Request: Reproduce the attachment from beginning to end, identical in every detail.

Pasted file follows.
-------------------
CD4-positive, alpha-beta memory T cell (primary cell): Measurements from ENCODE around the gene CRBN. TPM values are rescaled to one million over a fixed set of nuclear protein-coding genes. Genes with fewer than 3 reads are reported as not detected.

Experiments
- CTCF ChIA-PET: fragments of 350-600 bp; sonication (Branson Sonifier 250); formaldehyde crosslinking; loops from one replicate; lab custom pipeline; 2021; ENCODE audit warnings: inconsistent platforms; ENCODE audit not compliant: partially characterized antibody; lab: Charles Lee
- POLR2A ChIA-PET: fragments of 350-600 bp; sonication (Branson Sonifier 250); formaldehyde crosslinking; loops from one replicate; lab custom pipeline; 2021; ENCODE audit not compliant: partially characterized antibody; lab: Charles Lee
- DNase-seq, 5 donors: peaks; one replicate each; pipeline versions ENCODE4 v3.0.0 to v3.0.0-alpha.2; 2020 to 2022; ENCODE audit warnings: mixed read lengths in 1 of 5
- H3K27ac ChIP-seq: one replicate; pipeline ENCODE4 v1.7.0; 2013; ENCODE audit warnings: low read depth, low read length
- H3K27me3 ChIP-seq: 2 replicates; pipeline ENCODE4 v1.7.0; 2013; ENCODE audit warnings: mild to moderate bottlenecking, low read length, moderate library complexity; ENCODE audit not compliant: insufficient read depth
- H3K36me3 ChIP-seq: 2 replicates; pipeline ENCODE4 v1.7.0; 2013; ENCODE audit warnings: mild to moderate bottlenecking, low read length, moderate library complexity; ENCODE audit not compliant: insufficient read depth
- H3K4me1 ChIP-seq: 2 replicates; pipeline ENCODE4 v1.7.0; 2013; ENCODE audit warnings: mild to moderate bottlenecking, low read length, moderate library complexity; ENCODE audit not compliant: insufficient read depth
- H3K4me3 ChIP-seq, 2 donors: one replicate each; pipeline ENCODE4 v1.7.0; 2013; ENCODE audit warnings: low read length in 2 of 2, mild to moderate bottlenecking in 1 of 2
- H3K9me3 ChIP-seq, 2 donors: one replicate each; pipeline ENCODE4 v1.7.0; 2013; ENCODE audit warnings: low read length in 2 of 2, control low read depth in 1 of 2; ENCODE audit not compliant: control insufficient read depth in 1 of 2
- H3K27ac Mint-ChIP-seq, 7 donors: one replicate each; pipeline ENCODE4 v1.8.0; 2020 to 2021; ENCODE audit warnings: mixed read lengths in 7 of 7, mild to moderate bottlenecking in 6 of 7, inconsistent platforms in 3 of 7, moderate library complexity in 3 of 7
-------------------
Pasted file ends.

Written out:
CD4-positive, alpha-beta memory T cell (primary cell): Measurements from ENCODE around the gene CRBN. TPM values are rescaled to one million over a fixed set of nuclear protein-coding genes. Genes with fewer than 3 reads are reported as not detected.

Experiments
- CTCF ChIA-PET: fragments of 350-600 bp; sonication (Branson Sonifier 250); formaldehyde crosslinking; loops from one replicate; lab custom pipeline; 2021; ENCODE audit warnings: inconsistent platforms; ENCODE audit not compliant: partially characterized antibody; lab: Charles Lee
- POLR2A ChIA-PET: fragments of 350-600 bp; sonication (Branson Sonifier 250); formaldehyde crosslinking; loops from one replicate; lab custom pipeline; 2021; ENCODE audit not compliant: partially characterized antibody; lab: Charles Lee
- DNase-seq, 5 donors: peaks; one replicate each; pipeline versions ENCODE4 v3.0.0 to v3.0.0-alpha.2; 2020 to 2022; ENCODE audit warnings: mixed read lengths in 1 of 5
- H3K27ac ChIP-seq: one replicate; pipeline ENCODE4 v1.7.0; 2013; ENCODE audit warnings: low read depth, low read length
- H3K27me3 ChIP-seq: 2 replicates; pipeline ENCODE4 v1.7.0; 2013; ENCODE audit warnings: mild to moderate bottlenecking, low read length, moderate library complexity; ENCODE audit not compliant: insufficient read depth
- H3K36me3 ChIP-seq: 2 replicates; pipeline ENCODE4 v1.7.0; 2013; ENCODE audit warnings: mild to moderate bottlenecking, low read length, moderate library complexity; ENCODE audit not compliant: insufficient read depth
- H3K4me1 ChIP-seq: 2 replicates; pipeline ENCODE4 v1.7.0; 2013; ENCODE audit warnings: mild to moderate bottlenecking, low read length, moderate library complexity; ENCODE audit not compliant: insufficient read depth
- H3K4me3 ChIP-seq, 2 donors: one replicate each; pipeline ENCODE4 v1.7.0; 2013; ENCODE audit warnings: low read length in 2 of 2, mild to moderate bottlenecking in 1 of 2
- H3K9me3 ChIP-seq, 2 donors: one replicate each; pipeline ENCODE4 v1.7.0; 2013; ENCODE audit warnings: low read length in 2 of 2, control low read depth in 1 of 2; ENCODE audit not compliant: control insufficient read depth in 1 of 2
- H3K27ac Mint-ChIP-seq, 7 donors: one replicate each; pipeline ENCODE4 v1.8.0; 2020 to 2021; ENCODE audit warnings: mixed read lengths in 7 of 7, mild to moderate bottlenecking in 6 of 7, inconsistent platforms in 3 of 7, moderate library complexity in 3 of 7